Friday, January 29, 2010

Moving to Hong Kong Part 2

Color Theory

After two days of paintwork, our apartment is feeling more and more like a home. In our old apartment in Singapore, we painted the walls ourselves – three walls in shades of charcoal, pewter and silver – over the Chinese New Year break. While I can say that we did a decent job, we decided to hire someone to do our Hong Kong apartment.

The process of choosing paint color is a lot like trying to figure out what you want to do in life. Questions like these arise: Is this what I really want? Will I be happy with this decision? What if I go for the safe choice instead and just coast along? Shall I follow my own vision? I like to refer to it as the Dulux equivalent of an existential crisis. I would say Farrow and Ball, but sadly they are not available here.

We were never much for color. When it comes to interiors, I am inclined to varying shades of gray while it is a stretch for BB to use anything brighter than beige or anything darker than chocolate brown. And so it is quite a derring-do for us to introduce new colors to our home — a pale blue that is close to robin’s egg and a shade a tad brighter than sage. Hardly daring I know.

Our painter, a Mainland Chinese guy whom our contractor hired, started with the one wall in the master bedroom I wanted to be painted in a very high gloss black. We chose Deep Onyx which took long to dry because of its consistency and the moisture in the air. Our painter who knows very little English and who has a habit of showing me his work permit and pointing out that it says he is a decorator and painter kept uttering the word wet to me whenever I entered the room.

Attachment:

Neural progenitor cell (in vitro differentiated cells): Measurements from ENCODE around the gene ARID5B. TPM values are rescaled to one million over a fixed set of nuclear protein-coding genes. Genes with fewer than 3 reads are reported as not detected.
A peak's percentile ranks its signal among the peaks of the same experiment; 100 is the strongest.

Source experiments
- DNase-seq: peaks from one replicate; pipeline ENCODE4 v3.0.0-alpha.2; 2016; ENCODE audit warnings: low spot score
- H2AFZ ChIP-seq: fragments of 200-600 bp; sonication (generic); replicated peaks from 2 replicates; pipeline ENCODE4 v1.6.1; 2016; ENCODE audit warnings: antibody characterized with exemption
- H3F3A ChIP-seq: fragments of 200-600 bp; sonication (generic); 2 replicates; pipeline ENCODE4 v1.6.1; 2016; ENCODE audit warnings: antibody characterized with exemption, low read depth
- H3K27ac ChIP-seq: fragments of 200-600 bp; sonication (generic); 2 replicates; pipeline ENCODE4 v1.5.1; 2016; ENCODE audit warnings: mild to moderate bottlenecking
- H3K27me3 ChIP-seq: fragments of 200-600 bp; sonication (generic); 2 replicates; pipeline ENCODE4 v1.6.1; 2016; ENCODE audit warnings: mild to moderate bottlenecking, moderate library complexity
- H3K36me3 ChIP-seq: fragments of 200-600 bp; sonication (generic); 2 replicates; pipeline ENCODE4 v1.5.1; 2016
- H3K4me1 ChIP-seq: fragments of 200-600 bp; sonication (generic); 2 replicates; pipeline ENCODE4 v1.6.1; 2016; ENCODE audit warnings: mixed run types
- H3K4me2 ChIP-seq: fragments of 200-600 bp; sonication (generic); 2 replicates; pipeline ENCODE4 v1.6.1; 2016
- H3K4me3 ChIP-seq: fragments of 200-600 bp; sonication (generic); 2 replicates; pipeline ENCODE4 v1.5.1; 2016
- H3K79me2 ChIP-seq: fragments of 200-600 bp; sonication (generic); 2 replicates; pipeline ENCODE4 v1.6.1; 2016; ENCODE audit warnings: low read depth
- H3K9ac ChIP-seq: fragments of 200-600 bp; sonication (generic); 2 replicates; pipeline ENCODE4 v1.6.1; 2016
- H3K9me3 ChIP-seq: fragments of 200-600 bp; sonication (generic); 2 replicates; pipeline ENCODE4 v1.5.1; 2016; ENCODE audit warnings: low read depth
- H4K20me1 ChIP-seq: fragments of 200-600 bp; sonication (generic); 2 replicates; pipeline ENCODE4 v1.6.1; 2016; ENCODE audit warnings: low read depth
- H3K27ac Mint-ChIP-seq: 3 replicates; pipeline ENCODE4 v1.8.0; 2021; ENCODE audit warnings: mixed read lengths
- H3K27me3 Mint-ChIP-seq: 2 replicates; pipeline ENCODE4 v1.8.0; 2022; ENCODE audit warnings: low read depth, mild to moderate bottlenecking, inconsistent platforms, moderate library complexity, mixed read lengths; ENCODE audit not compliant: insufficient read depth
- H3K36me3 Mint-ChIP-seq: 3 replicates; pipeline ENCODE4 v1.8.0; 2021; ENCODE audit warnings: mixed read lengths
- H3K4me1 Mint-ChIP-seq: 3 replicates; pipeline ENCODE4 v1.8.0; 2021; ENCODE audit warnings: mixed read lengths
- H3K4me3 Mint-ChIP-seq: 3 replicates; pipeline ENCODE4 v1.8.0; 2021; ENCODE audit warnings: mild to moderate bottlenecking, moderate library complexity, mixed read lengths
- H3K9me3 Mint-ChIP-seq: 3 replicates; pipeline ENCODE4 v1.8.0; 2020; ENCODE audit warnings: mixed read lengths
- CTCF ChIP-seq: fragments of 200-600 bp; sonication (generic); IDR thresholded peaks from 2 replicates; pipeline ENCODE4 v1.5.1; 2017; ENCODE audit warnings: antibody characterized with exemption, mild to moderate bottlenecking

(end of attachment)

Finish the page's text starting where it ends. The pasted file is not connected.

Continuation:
“This wet,” he would say pointing to the wall. Then he would scratch his head followed by this off-putting gurgling noise. I would ask how long it will take to dry and he would reply, “This wet. One wet. Dry two,” plus the point, scratch and gurgle three-part body language. I didn’t quite figure out what he meant until our maid, E, walked in the room to tell me that the first coat is wet and that when it is dry he will do the second coat. I should mention that E doesn’t speak a word of Chinese having just moved here a week after we arrived.

For two days, our painter went from room to room, applying paint with the barest tools – a bucket of paint color and a 7-inch wide brush. No roller, no painter’s tape. How he managed to paint on a straight line or how he was able to avoid getting paint on the baseboards and the other walls was impressive. I guess he is an expert and perhaps that is why he kept showing me the notation on his work permit that he is a decorator and painter.

When I woke up this morning, I walk around the apartment and checked the rooms. The guest bedroom looks like a Tiffany Box (Alice Blue), the curved wall on the dining room (Veil) looks dramatic especially with the black glass chandelier and the huge photograph of model’s parted lips painted a very glossy red hanging above a tufted banquet, and the living room (Shy Blossom) is soothing and calming. The master bedroom with its black lacquer-like wall is very sexy.

The photos below do not give justice to the paint job but they give a hint of what’s to come.

Living Room

Dining Room

Guest Bedroom

Master Bedroom

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